“It’s a good step in the right direction, but there’s still a lot of work to be done to get us headed back in the right direction,” Amy Shocket of Dickson Realty said.
The latest numbers show 1 in 16 Nevada homes in foreclosure and 58 percent of homeowners in the state owe more on their mortgages than the properties are worth.
“We’ve led the nation for years in foreclosures,” said Sen. Harry Reid, D-Nev., on the U.S. Senate floor Thursday morning. “Something we’re not proud of, but that’s a fact.”
Federal and state officials announced at a news conference Thursday the landmark $25 billion deal reached with the nation’s biggest mortgage lenders over foreclosure abuses that occurred after the housing bubble burst. The deal requires five of the largest banks — Ally/GMAC, Bank of America, Citi, JPMorgan Chase and Wells Fargo — to reduce loans for some 1 million households at risk of foreclosure.
Shocket’s concern is that many homeowners will be left out.
“It does represent some positives for homeowners in the form of more funds for mortgage modifications and assistance to underwater homeowners,” Shocket said. “The key will be to see how it will actually trickle down to the people who need it most and only time will tell on that.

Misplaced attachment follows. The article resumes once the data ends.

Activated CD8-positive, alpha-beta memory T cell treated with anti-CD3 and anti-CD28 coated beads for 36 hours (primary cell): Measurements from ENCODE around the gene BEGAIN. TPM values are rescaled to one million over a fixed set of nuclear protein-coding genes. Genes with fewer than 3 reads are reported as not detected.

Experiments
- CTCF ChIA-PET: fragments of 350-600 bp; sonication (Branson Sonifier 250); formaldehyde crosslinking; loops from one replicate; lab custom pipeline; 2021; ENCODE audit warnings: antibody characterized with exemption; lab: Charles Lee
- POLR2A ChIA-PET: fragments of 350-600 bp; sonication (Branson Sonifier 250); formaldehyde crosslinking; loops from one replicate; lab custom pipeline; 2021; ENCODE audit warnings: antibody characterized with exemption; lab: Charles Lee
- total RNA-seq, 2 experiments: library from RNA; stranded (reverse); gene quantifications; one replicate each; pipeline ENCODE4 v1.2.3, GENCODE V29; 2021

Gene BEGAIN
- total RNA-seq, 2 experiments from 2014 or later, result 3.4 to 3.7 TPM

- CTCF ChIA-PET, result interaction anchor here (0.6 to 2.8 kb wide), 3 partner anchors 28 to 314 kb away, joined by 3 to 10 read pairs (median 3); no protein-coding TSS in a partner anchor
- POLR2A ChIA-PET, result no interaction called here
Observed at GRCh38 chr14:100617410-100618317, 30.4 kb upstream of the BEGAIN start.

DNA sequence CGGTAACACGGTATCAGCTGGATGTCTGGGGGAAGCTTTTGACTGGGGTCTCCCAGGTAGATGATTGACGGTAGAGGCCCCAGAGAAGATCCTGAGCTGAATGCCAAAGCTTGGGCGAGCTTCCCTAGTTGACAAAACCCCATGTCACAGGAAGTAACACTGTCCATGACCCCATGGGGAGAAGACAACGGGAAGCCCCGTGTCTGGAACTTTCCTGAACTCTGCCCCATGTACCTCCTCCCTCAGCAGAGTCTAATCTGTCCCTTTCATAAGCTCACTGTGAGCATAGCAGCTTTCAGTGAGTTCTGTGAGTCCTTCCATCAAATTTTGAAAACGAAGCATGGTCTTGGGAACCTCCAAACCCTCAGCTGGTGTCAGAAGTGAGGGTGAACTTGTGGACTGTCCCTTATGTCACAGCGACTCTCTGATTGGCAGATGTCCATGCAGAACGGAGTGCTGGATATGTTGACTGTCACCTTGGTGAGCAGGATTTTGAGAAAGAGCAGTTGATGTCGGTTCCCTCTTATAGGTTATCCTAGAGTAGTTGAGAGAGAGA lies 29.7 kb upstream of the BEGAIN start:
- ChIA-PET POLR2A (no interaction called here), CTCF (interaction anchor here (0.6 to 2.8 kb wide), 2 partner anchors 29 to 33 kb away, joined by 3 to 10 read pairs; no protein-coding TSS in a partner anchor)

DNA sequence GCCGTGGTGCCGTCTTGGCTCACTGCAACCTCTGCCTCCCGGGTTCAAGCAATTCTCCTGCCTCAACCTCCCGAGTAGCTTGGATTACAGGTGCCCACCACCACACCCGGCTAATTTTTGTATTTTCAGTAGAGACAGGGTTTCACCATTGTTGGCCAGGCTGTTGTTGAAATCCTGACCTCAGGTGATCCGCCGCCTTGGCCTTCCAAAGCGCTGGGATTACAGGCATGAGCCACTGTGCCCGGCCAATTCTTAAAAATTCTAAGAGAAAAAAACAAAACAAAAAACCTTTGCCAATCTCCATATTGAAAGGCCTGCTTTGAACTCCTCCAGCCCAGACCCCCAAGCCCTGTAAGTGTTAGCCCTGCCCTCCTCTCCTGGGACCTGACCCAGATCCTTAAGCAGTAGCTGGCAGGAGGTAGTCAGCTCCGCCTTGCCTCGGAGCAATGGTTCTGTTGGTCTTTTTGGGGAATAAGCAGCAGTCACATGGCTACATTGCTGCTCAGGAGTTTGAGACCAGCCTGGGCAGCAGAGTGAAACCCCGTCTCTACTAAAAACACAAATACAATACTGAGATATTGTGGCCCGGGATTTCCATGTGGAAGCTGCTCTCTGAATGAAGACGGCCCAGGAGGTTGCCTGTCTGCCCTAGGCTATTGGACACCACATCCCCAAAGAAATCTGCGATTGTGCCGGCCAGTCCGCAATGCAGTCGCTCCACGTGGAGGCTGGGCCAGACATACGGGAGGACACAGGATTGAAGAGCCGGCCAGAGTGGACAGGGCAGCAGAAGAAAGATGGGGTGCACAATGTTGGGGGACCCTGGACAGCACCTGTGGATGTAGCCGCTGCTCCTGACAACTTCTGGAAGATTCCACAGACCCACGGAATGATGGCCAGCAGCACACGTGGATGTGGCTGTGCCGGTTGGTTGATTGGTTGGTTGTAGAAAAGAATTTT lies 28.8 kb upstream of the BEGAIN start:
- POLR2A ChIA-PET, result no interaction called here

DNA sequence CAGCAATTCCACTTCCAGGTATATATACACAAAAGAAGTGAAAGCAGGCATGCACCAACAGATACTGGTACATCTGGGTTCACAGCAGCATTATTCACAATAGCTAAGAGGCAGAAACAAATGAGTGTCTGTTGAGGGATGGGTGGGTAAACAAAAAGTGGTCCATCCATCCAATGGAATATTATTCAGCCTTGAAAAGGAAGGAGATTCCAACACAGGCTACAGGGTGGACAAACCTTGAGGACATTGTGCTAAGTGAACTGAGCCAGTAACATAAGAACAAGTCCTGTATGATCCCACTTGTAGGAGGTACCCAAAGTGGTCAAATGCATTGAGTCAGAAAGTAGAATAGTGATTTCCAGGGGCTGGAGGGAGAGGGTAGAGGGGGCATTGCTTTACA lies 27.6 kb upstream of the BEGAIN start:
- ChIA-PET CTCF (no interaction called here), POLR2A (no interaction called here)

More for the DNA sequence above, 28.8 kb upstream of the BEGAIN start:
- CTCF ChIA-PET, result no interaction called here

“Consumers should know that only some of the loans serviced by the five banks involved will be affected,” Shocket added. “Loans owned by Fannie Mae and Freddie Mac are not included in this settlement.”
The lenders will send $2,000 checks to another 750,000 Americans who were improperly foreclosed on. The banks will have three years to fulfill the terms of the deal.
Nevada homeowners will see $1.5 billion, according to Attorney General Catherine Masto. Nevada borrowers will receive an estimated $1.3 billion in benefits from loan term modifications and other direct relief. Those borrowers who lost their home to foreclosure from Jan. 1, 2008 to Dec. 31, 2011 and suffered servicing abuse would qualify for a share of $57 million in cash payments. The value of refinanced loans to underwater borrowers in the state would be an estimated $42 million, Masto said. The state will also get a direct payment of $60 million in addition to the $30 million settlement from Bank of America.
Shocket advises homeowners to seek professional assistance to find programs that might be available for them.
“Overall anything that helps homeowners is a good thing,” Shocket said.